All right, you’ve made your changes to staging, confirmed that everything’s running well and looking good, and you’re ready to go live with your shiny new edits. This is the exciting part, but it’s also a little tricky. Don’t worry, we’re here to help!
When you’re ready to push the changes from your Staging site to the live production site, start by clicking the “Move staging changes to live site” button in the Staging tab of the site’s Flywheel dashboard. Don’t fret – it won’t happen right away. First you’ll see this pop-up, giving you some options and asking for confirmation:
The “Copy staging database to production” checkbox is the most important (and maybe the most confusing), so we’ll go a little more in-depth on that here.
If you check this box, your live production site’s database will be completely overwritten with the staging site’s database. Otherwise, if you leave it unchecked, the database of the live production site will be left untouched and will retain all of its current data; only file changes will be copied from staging.
It can be a little tricky to understand the difference, so here’s a quick guide to what will happen in both cases:
|Copy staging database to production?||Result:|
|Yes (checked)||All of the above still happens, plus the staging database will overwrite the live production site’s database. The database includes: all posts, pages, post and page content and revisions, navigation menus, widgets, WordPress users, comments, configuration options, store data such as products and orders, and WordPress options.|
If the difference between what’s included in the site’s files and what’s included in the database is still a little confusing, maybe this will help: essentially, if it’s anything you could potentially save on your computer and/or access via FTP, it’s a file. Otherwise, if it’s something you click, check, select, or build within WordPress itself, it’s probably stored in the database. So a plugin itself is a file (or a collection of files), but the specific configuration options and settings for that plugin are stored in the database.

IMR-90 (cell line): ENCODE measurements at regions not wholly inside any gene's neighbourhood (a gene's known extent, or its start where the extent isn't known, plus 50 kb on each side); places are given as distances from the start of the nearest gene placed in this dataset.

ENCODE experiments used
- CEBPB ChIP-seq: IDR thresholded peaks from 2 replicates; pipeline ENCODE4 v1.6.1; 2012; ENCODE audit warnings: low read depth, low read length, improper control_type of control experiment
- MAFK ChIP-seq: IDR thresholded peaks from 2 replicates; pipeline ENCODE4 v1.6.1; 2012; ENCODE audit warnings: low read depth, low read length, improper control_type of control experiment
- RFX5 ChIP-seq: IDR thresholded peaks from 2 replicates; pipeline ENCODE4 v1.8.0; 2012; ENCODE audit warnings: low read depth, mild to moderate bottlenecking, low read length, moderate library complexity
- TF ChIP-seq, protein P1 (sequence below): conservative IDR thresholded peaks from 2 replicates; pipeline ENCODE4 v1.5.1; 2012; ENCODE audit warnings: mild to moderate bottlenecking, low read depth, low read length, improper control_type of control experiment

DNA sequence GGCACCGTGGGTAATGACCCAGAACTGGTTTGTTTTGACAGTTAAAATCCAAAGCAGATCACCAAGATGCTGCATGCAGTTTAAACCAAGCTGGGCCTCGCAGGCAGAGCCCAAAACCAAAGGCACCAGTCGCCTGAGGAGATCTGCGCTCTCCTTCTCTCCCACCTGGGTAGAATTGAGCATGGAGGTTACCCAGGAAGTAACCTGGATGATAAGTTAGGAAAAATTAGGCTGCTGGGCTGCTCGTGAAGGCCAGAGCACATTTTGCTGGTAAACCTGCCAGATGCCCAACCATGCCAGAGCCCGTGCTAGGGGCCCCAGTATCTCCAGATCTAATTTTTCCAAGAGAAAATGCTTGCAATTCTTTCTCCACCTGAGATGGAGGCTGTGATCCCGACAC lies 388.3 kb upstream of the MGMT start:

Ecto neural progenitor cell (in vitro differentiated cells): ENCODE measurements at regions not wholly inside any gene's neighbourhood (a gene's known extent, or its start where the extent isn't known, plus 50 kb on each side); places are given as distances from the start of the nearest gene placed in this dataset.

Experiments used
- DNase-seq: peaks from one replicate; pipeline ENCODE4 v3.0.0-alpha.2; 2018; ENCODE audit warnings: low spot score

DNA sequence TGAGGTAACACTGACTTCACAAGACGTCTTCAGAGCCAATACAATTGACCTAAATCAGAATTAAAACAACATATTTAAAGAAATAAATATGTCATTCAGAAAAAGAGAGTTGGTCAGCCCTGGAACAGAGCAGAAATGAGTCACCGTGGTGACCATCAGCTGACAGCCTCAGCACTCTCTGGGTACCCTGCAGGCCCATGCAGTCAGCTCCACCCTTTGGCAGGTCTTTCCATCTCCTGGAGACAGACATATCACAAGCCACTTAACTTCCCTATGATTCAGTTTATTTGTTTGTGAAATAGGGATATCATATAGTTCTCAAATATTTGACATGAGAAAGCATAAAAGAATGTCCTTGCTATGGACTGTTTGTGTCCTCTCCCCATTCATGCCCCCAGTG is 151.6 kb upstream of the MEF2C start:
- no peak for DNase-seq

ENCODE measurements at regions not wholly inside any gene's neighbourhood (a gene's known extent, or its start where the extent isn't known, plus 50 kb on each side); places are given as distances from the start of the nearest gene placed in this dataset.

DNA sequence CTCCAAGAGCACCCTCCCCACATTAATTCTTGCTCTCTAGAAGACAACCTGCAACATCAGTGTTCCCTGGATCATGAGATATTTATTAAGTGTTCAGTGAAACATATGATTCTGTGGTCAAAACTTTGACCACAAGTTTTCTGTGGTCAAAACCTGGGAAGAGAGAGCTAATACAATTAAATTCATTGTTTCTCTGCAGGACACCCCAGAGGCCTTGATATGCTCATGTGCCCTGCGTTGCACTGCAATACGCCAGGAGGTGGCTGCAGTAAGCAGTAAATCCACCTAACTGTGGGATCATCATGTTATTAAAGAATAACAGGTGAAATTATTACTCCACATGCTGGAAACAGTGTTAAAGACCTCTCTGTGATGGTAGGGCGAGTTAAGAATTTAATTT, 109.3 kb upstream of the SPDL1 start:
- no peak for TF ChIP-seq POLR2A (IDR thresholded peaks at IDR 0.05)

There’s no middle ground between overwriting the live production site’s database with staging and leaving it untouched. There is no way to simply merge the two databases automatically using staging at this time. There are, however, a number of plugins and tools available for this process, including WordPress’s built-in import/export feature.
WarningFor reasons named above, it is highly inadvisable to use staging to make any database changes at all on eCommerce sites, membership sites, or in any other situation where users may be adding or editing live site content while staging changes are being made. In these cases, we recommend that staging be used only for changes and updates to files, like plugins, themes, and uploads. More on the best way to use Staging and why can be found in this help doc.
New to Flywheel? Start here, we've got all the information you'll need to get started and launch your first site!
Migrating your sites using the Flywheel Migrations plugin
How do I go live on Flywheel?
What is a Demo Site?
Learn all about managing your Flywheel user account, Teams and integrations.
Your role as a collaborator
How do I transfer sites to/from an Organization?
What is a collaborator in Flywheel?
Everything about billing, invoices and payments can be found here.View all
Flywheel hosting plans include a ton of great features. Learn about how to get a free SSL certificate, set up a staging site, and more!View all
All the server and setting info you'll need to help you get the most out of your Flywheel hosting plan!
Can I get access to my database?
What plugins are not recommended?
How do I access my site via SFTP?
Tips and tricks for managing your sites on Flywheel, including going live, troubleshooting issues and migrating or cloning sites.View all